South Africa's National Assembly has officially passed the Films and Publications Amendment Bill, with the bill now scheduled to be sent to President Cyril Ramaphosa for assent.
The bill extends film censorship to online content and appoints The Film and Publications Board (FPB), the country's film censors, as arbiters of internet censorship of hate speech, revenge porn and website blocking.
Some of the other notable changes include:
Revenge porn: Under the bill, any person who knowingly distributes private sexual photographs and films without prior consent and with intention to cause the said individual harm shall be guilty of an offence and liable upon conviction.
Hate speech: The bill states that any person who knowingly distributes in any medium, including the internet and social media any film, game or publication which amounts to propaganda for war, incites imminent violence, or advocates hate
speech, shall be guilty of an offence.
Website blocking: If an internet access provider has knowledge that its services are being used for the hosting or distribution of child pornography, propaganda for war, incitement of imminent violence or advocating hatred based on an
identifiable group characteristic it shall immediately remove this content, or be subject to a fine.
According to Dominic Cull of specialised legal advice firm, Ellipsis, the bill which is on its way to president Cyril Ramaphosa is extremely badly written. He notes that the introduction bill means that there is definite potential for abuse in
terms of infringement of free speech .
One of my big objections here is that if I upload something which someone else finds objectionable, and they think it hate speech, they will be able to complain to the FPB.
If the FPB thinks the complaint is valid, they can then lodge a takedown notice to have this material removed.
These sentiments were echoed by legal expert Nick Hall of MakeGamesSA, who said:
The big question around the bill has always been enforceability and the likelihood of the FPB to do anything with it. Practically, are they going to go after small-scale YouTubers? No, probably not, as they don't have the means to do so.
Instead, my concern has always been that the legislation becomes a tool for them to use censorship.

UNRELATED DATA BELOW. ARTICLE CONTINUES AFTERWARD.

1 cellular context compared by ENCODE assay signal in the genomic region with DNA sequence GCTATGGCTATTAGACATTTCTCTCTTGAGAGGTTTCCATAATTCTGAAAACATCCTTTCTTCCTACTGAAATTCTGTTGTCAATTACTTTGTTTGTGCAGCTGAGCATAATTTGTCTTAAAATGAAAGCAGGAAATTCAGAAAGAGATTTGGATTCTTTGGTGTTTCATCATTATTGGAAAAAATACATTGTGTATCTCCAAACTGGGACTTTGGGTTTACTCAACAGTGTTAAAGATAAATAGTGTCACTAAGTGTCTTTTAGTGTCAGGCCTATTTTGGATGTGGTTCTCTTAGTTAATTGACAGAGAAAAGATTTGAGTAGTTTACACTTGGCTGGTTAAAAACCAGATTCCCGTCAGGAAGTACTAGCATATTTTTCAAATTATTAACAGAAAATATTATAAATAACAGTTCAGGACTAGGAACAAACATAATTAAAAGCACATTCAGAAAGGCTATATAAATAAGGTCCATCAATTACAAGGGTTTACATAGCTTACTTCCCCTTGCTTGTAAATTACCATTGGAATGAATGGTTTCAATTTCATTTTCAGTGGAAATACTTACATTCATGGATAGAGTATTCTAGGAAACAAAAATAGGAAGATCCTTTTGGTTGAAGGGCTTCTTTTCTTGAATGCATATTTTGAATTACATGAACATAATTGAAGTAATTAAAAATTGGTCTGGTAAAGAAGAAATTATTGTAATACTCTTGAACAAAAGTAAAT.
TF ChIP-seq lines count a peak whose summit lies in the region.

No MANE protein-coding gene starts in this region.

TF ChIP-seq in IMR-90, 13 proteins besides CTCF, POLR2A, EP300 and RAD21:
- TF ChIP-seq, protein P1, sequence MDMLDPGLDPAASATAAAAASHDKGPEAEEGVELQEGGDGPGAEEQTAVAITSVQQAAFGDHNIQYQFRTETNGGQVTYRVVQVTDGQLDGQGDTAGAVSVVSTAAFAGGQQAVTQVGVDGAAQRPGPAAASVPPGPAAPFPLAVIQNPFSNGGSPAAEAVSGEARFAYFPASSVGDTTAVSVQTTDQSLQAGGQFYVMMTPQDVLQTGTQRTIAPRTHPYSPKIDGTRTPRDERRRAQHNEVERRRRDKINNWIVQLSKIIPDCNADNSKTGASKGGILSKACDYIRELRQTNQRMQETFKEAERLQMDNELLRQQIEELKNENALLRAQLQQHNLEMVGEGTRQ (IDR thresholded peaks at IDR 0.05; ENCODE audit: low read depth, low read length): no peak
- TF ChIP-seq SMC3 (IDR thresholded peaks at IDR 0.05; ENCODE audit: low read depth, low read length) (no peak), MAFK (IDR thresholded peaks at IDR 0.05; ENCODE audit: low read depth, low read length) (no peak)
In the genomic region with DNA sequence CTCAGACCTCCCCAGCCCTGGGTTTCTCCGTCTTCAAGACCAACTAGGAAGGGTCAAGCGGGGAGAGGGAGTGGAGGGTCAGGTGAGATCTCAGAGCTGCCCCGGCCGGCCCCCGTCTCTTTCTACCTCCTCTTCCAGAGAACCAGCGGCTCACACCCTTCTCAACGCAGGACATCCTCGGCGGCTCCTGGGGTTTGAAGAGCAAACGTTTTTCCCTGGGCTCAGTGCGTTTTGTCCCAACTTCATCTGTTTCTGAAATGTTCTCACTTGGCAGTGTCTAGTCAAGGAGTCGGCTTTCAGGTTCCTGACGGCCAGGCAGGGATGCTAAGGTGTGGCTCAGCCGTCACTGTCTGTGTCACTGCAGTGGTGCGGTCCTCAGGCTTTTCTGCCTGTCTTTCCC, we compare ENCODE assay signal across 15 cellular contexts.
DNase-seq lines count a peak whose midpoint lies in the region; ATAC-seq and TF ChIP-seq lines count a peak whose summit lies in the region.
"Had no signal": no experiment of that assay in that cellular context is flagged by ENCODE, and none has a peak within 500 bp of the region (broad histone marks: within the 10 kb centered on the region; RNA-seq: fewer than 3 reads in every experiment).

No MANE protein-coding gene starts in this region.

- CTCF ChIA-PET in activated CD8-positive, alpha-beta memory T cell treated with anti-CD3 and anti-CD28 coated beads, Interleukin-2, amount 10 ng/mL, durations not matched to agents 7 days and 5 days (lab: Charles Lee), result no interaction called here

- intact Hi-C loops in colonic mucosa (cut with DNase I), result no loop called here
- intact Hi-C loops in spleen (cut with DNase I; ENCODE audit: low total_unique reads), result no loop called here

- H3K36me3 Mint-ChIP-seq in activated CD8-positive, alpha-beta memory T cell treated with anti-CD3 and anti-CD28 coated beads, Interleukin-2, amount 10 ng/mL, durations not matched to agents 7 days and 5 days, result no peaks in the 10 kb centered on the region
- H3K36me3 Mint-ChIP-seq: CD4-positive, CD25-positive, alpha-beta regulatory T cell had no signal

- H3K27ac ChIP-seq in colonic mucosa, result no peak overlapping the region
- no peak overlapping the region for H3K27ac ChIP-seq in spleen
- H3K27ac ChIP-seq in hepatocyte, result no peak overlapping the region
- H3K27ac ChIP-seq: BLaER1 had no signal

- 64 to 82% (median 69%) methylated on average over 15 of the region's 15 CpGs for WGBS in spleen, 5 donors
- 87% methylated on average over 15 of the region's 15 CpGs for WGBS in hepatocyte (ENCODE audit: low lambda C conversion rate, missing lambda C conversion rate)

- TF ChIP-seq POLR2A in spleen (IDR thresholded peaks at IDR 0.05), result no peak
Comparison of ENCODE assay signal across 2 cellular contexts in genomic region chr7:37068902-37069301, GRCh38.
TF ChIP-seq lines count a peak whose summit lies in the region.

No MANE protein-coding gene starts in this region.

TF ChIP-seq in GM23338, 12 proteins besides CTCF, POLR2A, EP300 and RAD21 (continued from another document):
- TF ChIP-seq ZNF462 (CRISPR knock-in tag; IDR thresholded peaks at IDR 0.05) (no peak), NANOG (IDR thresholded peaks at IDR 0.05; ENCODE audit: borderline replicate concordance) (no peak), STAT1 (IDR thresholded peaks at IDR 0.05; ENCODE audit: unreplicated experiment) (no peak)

Despite the prevailing porn ban in Uganda, it can safely be said that pornographic materials and information has never been more consumed than now. The latest web rankings from Alexa show that Ugandans consume more pornographic materials and
information than news and government information, among other relevant materials.
The US website Porn555.com is ranked as the 6th most popular website in Uganda, ahead of Daily Monitor, Twitter, BBC among others.
The country's internet censors claim to have blocked 30 of the main porn websites so perhaps that is the reason for porn555 to be the most popular rather then the more obvious PornHub, YouPorn, xHamster etc.
The number of people using the internet in Uganda has dropped by 26% since July 2018, when the country's social media tax was put into force. Prior to the tax's implementation, 47.4% of people in Uganda were using the internet. Three months after
the tax was put in place, that number had fallen to 35%.
ISPs charge an additional 200 Ugandan shillings (UGX) in social media tax on top of the ISP access fees and standard sales tax. This is nominally 5.4 US cents but is a significant portion of typical Ugandan incomes.
President Yoweri Museveni and several government officials said this was intended to curb online rumor-mongering and to generate more tax revenue.
The tax was the subject of large-scale public protests in July and August 2018. During one protest against the tax, key opposition leader, activist and musician Bobi Wine noted that the tax was enforced to oppress the young generation.
The government expected to collect about UGX 24 billion in revenue from the tax every quarter. But in the first quarter after the tax's implementation, they collected UGX 20 billion. In the second quarter, ending December 2018, they had collected
only UGX 16 billion.
While some people have gone offline altogether, others are simply finding different and more affordable ways to connect. People are creating shared access points where one device pays the tax and tethers the rest as a WiFi hotspot, or relying on
workplace and public area WiFi networks to access the services.
Other Ugandans are using Virtual Private Network (VPN) applications to bypass the tax. In a statement for
The Daily Monitor , the Uganda Revenue Authority's Ian Rumanyika argued that people could not use the VPNs forever, but that doesn't seem to be the case.